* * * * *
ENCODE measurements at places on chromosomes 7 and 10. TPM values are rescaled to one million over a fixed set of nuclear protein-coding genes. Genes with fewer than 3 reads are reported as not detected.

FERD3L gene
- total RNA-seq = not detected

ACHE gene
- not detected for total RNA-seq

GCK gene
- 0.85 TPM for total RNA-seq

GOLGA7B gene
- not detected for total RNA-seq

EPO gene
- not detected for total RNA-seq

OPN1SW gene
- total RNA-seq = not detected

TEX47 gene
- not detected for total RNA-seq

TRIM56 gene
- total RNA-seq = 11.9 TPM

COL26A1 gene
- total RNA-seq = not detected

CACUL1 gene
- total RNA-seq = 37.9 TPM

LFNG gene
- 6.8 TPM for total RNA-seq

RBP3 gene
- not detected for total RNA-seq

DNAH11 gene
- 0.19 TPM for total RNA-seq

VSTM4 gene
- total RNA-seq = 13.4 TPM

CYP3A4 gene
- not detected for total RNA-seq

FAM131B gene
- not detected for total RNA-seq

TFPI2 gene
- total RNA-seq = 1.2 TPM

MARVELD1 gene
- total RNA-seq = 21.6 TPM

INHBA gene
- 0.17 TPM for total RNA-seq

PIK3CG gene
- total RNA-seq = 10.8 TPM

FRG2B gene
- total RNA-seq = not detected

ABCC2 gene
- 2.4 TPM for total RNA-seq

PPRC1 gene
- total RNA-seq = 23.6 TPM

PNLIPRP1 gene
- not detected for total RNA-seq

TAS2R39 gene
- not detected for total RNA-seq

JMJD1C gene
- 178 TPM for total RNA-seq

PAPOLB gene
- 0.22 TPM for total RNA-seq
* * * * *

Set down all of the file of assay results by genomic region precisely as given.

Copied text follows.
ENCODE measurements at places on chromosomes 7 and 10. TPM values are rescaled to one million over a fixed set of nuclear protein-coding genes. Genes with fewer than 3 reads are reported as not detected.

FERD3L gene
- total RNA-seq = not detected

ACHE gene
- not detected for total RNA-seq

GCK gene
- 0.85 TPM for total RNA-seq

GOLGA7B gene
- not detected for total RNA-seq

EPO gene
- not detected for total RNA-seq

OPN1SW gene
- total RNA-seq = not detected

TEX47 gene
- not detected for total RNA-seq

TRIM56 gene
- total RNA-seq = 11.9 TPM

COL26A1 gene
- total RNA-seq = not detected

CACUL1 gene
- total RNA-seq = 37.9 TPM

LFNG gene
- 6.8 TPM for total RNA-seq

RBP3 gene
- not detected for total RNA-seq

DNAH11 gene
- 0.19 TPM for total RNA-seq

VSTM4 gene
- total RNA-seq = 13.4 TPM

CYP3A4 gene
- not detected for total RNA-seq

FAM131B gene
- not detected for total RNA-seq

TFPI2 gene
- total RNA-seq = 1.2 TPM

MARVELD1 gene
- total RNA-seq = 21.6 TPM

INHBA gene
- 0.17 TPM for total RNA-seq

PIK3CG gene
- total RNA-seq = 10.8 TPM

FRG2B gene
- total RNA-seq = not detected

ABCC2 gene
- 2.4 TPM for total RNA-seq

PPRC1 gene
- total RNA-seq = 23.6 TPM

PNLIPRP1 gene
- not detected for total RNA-seq

TAS2R39 gene
- not detected for total RNA-seq

JMJD1C gene
- 178 TPM for total RNA-seq

PAPOLB gene
- 0.22 TPM for total RNA-seq